Non-Fiction is a Non-Starter in American Classrooms

Non-Fiction is a Non-Starter in American Classrooms

In spite of the push since the release in 2010 of the Common Core learning standards to get students to read more nonfiction, lift hasn't even reached 10 percent in most states. The only outliers were New Jersey and Vermont, where the gain was greater than 10 percent.

And whereas the National Assessment of Educational Progress (NAEP) reading framework targets fourth, eighth and 12th graders to read an ever-growing proportion of non-fiction, in reality, they appear to read less with every passing grade. For example, in grade 4, the NAEP target is 50 percent, while the percentage of non-fiction books read by students is only 26 percent; in grade 8, whereas the goal is 55 percent; the share is only 22 percent; and by grade 12, when the NAEP benchmark is 70 percent non-fiction, only 20 percent of what students read is made up of that kind of content. STEM books, specifically, make up just 7 percent of all books read by K-12 students; elementary students read a higher percentage of STEM books than either middle schoolers or high schoolers.

Those findings come out of this year's "What Kids Are Reading" report. The report is issued annually by Renaissance, based on data generated through the Renaissance Accelerated Reader platform. Accelerated Reader provides quizzes to students after they've read books and articles, letting their teachers know how well, how much and at what challenge level they've been reading. The latest report covered the reading patterns of 9.4 million students in grades K-12 from 30,062 schools across the United States. In total, students read 323 million books and non-fiction articles during the 2016-2017 school year, the year under study.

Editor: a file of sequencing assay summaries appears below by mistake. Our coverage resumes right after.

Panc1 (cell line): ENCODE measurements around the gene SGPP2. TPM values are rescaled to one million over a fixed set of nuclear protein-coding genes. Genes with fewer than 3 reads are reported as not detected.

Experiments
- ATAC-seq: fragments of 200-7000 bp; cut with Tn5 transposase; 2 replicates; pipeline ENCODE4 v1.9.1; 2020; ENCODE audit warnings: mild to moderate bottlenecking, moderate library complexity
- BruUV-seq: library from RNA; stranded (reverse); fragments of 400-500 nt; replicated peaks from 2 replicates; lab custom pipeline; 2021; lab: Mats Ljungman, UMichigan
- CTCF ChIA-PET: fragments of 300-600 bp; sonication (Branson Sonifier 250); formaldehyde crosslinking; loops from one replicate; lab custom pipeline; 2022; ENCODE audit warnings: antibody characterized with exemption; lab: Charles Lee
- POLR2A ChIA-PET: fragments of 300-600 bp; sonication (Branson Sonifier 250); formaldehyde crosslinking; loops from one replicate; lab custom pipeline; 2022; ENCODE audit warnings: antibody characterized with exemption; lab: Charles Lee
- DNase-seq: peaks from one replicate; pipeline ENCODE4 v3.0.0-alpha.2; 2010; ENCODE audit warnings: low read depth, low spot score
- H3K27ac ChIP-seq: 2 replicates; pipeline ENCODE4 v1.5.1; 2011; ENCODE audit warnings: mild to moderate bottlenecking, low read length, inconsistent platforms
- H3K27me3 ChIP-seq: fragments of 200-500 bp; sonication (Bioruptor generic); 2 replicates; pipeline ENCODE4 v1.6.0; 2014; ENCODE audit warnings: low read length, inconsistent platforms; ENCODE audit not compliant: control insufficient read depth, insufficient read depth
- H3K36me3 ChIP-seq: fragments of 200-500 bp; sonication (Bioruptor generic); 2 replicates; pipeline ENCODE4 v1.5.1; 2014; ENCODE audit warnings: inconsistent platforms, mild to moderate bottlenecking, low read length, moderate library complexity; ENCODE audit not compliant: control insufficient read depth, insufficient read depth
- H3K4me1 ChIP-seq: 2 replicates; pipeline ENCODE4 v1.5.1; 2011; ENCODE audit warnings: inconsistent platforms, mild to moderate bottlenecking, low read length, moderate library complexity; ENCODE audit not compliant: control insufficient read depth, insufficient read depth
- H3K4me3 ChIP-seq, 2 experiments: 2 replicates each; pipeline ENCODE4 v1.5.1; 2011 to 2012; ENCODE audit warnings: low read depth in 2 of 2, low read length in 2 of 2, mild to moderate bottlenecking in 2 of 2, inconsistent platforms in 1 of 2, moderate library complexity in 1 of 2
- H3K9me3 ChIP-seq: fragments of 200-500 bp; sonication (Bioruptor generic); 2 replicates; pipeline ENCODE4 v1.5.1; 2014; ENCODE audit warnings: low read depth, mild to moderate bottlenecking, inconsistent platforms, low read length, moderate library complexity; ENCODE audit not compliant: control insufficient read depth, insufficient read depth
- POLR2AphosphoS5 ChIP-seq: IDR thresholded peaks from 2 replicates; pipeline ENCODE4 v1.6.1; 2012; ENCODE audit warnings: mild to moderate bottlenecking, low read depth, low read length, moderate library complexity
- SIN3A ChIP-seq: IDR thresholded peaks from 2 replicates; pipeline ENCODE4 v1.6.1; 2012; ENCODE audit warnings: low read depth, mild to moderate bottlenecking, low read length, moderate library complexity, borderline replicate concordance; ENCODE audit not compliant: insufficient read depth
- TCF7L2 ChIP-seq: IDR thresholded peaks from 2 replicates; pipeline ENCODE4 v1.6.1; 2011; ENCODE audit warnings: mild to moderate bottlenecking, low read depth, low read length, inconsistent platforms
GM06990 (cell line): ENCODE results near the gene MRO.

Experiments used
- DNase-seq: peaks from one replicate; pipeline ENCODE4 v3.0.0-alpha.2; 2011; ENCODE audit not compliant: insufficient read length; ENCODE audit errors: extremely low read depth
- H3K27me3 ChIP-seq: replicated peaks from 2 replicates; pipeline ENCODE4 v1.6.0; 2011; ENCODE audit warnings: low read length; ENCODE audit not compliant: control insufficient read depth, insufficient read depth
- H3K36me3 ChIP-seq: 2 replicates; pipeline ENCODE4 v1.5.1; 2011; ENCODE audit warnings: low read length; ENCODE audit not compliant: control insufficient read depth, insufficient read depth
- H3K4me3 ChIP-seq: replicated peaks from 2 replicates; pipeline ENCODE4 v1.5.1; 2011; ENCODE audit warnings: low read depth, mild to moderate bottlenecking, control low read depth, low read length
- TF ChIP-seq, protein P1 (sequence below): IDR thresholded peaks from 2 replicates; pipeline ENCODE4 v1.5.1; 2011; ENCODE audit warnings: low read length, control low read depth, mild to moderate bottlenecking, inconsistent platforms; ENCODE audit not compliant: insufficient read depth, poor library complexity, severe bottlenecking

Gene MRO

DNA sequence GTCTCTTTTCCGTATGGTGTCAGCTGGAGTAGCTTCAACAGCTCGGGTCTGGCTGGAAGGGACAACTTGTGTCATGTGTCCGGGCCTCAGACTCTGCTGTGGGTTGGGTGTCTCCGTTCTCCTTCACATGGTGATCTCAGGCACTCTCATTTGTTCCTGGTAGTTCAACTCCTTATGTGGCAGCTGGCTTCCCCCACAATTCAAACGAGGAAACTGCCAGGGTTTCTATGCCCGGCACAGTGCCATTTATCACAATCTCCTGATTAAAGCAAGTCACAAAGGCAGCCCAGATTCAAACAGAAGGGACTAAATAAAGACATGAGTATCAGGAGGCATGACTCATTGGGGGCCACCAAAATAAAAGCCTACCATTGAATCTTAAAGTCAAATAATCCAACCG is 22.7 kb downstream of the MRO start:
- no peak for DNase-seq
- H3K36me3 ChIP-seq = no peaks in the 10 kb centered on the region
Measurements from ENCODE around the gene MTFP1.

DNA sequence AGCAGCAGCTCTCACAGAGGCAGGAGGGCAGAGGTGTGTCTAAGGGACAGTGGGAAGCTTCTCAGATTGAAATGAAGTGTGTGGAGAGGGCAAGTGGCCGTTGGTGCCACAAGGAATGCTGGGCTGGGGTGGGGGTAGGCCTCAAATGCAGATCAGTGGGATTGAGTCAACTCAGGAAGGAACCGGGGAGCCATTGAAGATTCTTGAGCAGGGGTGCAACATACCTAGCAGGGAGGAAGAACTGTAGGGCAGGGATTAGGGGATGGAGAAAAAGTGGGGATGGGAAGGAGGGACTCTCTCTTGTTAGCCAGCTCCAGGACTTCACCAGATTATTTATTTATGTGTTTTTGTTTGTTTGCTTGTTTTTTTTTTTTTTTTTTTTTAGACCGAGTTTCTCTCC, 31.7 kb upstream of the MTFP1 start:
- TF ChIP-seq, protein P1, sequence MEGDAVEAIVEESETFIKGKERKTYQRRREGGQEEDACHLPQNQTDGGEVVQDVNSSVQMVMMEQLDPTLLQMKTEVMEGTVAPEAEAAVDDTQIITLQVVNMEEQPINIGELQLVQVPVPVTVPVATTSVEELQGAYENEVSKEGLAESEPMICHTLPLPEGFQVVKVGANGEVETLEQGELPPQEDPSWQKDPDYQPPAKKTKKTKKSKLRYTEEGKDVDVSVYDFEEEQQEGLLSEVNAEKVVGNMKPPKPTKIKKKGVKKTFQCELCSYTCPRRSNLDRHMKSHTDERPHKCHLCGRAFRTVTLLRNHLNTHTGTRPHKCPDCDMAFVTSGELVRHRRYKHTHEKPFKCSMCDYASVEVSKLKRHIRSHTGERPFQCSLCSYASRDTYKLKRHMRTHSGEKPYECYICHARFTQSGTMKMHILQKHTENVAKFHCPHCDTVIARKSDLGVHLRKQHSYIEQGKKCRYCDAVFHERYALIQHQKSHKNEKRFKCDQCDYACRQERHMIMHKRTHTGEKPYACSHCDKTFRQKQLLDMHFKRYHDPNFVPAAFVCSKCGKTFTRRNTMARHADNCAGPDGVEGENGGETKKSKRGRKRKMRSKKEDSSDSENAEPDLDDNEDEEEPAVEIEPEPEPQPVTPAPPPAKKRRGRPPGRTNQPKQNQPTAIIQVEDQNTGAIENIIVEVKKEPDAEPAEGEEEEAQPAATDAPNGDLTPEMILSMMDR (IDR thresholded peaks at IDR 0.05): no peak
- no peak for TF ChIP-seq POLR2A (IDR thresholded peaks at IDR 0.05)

The same research found that struggling readers who spent time reading every day could make up gaps in reading assessment. Students who read between 15 and 29 minutes every day gained 13 percentage points on assessments; those who read for at least 30 minutes gained 15 points.

In spite of the plethora of different books available for children and young adults, year after year, they tend to read the same titles as those who came before them. Over the last decade, according to Renaissance's research, the typical student's reading journey most likely began with Dr. Seuss books in first grade (a favorite is Green Eggs and Ham), moved to Diary of a Wimpy Kid books by third grade (where it grabs 11 spots on the list of the top 25 books), added The Hunger Games by seventh grade (where it competes with Diary of a Wimpy Kid and Harry Potter), and ended with Shakespeare (specifically Romeo and Juliet, Julius Caesar, Macbeth and Hamlet) in high school. Classics — To Kill a Mockingbird, The Crucible, Of Mice and Men, Night, Animal Farm, Lord of the Flies — appear consistently on the lists as well.

"Over the past decade, What Kids Are Reading has played a significant role in providing educators and parents with essential information about students' reading habits," said Eric Stickney, director of educational research at Renaissance, in a prepared statement. "For instance, we understand how the characteristics of reading practice differ for struggling readers who close achievement gaps vs. those who do not, and how reading practice impacts vocabulary exposure."

The full report is available for registration on the Renaissance website.

About the Author

Dian Schaffhauser is a former senior contributing editor for 1105 Media's education publications THE Journal, Campus Technology and Spaces4Learning.